And then there's that über-depressing undercurrent the Coens are so well known for, migrating as they do from quirkily bleak to bleakly quirky, depending on the project. In the midst of that? God. But not in the way you might like. The Coens have never been afraid to talk about God, sometimes as a benevolent, unpredictable player (O Brother, Where Art Thou?), sometimes as a willfully distant force in a cold, cold universe ( No Country for Old Men), sometimes as a wrathful and vindictive meddler ( A Serious Man). Those who earnestly seek Him are often rewarded with Old Testament-level, Job-like horrors.

Fargo falls right in line.

Here we meet Stavros Milos, the "supermarket king of Minnesota." His rise to the top (we learn in flashback) was launched when, desperate for cash, he discovered a satchel full of it (the very suitcase buried in the original movie, incidentally). He takes it for what it seems to be—a miracle—and converts to Christianity.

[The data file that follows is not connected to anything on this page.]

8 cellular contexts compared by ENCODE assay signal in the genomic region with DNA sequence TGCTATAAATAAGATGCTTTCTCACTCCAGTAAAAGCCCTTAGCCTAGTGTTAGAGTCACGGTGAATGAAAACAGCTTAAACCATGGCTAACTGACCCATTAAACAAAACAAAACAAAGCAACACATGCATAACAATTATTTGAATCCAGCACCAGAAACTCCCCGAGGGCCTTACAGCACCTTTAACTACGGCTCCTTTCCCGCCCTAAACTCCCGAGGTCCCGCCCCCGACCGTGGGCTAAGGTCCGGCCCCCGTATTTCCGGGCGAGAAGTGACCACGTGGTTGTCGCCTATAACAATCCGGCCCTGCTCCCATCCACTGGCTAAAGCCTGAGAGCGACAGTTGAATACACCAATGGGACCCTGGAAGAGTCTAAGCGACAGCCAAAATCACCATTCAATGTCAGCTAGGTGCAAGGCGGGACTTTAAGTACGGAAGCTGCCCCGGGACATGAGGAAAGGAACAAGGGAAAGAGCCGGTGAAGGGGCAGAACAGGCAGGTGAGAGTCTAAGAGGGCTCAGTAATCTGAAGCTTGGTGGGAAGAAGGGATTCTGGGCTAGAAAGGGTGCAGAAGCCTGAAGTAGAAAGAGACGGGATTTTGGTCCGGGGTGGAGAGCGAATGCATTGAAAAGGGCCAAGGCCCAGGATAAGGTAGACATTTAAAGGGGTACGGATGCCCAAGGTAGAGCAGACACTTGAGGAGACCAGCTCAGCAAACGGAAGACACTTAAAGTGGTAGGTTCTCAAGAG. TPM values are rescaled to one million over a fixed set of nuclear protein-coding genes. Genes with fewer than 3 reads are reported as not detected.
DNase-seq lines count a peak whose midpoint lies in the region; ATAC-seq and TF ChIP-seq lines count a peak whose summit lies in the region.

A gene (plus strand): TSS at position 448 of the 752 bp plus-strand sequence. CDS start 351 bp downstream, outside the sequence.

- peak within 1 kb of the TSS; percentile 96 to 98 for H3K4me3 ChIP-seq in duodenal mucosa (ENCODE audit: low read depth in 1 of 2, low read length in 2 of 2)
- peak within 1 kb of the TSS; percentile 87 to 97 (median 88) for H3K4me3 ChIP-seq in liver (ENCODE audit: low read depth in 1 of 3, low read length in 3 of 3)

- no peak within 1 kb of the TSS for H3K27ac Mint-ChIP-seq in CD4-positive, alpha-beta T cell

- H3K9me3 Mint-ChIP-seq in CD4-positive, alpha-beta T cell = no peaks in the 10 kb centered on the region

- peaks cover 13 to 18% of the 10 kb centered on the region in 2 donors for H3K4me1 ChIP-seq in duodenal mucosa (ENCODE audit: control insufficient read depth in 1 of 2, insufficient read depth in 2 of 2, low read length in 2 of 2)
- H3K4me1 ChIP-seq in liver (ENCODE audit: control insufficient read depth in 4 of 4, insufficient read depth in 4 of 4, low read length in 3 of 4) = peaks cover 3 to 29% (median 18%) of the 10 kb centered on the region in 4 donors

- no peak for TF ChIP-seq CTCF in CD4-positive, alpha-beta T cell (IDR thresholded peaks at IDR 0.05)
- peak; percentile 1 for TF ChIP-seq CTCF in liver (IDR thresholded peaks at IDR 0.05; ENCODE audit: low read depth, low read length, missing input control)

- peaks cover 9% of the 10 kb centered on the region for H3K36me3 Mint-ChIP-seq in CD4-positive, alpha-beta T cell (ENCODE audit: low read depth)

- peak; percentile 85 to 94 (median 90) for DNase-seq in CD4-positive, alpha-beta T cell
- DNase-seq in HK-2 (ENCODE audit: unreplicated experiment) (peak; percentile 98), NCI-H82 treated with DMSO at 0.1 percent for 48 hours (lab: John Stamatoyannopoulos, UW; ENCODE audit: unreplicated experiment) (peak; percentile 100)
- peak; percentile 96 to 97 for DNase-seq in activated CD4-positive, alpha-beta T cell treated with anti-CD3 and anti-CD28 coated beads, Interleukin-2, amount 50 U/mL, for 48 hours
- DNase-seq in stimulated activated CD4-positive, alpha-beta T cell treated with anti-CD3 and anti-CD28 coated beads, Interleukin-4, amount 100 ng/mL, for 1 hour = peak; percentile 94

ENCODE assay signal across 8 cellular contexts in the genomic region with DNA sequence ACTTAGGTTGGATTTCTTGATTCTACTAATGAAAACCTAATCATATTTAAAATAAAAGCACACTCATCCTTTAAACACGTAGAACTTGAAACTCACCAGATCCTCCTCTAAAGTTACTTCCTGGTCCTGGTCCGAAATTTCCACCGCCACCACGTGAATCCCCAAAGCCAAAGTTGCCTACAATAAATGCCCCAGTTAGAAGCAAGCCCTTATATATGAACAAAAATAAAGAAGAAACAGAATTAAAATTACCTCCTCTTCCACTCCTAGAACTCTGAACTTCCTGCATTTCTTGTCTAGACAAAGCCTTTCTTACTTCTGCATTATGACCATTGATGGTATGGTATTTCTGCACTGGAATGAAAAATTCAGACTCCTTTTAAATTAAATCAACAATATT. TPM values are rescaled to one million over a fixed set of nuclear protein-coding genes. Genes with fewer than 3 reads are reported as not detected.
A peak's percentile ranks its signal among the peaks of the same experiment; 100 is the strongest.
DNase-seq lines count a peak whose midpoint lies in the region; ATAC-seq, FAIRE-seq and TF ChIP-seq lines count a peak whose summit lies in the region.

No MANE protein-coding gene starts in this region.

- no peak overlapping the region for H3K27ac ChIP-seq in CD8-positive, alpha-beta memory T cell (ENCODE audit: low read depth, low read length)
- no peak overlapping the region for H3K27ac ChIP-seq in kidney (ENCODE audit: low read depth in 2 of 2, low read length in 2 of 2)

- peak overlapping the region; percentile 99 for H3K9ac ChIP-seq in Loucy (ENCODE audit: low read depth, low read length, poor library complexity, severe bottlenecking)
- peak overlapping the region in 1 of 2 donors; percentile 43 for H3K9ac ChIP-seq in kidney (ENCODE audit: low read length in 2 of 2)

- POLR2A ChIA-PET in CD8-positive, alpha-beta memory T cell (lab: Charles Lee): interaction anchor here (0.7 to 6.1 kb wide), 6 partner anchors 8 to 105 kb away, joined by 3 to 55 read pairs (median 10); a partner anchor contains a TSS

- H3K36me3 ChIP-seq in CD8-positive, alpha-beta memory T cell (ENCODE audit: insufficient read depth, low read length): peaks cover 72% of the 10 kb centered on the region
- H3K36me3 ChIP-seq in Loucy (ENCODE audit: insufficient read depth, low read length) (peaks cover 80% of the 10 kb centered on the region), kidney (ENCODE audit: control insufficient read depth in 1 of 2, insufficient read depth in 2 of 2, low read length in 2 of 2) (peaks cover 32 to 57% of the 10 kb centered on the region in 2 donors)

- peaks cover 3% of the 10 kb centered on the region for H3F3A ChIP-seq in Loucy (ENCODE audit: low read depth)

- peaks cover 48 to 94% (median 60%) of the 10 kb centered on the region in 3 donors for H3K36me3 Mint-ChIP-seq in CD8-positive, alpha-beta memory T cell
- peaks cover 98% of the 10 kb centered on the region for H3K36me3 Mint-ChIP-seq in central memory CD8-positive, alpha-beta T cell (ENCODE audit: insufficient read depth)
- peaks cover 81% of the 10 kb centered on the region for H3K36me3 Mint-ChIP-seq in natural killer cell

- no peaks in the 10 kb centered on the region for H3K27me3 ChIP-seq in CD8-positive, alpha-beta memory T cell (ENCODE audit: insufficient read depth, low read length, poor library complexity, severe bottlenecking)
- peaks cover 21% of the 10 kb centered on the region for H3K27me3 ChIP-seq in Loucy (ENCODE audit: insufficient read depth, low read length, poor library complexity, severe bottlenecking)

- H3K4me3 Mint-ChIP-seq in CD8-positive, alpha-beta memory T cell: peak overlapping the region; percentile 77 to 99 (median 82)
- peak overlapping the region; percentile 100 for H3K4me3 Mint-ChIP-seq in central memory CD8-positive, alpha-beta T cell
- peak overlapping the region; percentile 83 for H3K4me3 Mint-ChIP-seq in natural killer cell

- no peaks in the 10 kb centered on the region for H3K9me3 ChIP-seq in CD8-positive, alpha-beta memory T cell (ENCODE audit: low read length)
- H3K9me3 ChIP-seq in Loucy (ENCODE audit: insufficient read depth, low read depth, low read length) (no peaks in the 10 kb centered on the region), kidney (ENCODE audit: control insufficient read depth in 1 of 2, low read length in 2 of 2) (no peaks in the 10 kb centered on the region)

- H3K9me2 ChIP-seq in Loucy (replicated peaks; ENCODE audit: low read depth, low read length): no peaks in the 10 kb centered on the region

Years later, in an effort to extort money from Stavros, Malvo sends what appear to be biblical plagues on the house of Milos. He fills the man's plumbing with pig's blood and kills his dog. Eventually Stavros decides to give in to his blackmailer's demands. God, he believes, wills it.

But in the last hour, Stavros changes his mind again and buries a suitcase full of money in the exact place he uncovered it years earlier. He feels a weight come off him, as if God has forgiven him. On the drive home, though, he discovers that his son and bodyguard were killed in a highway accident—when fish rained down on them.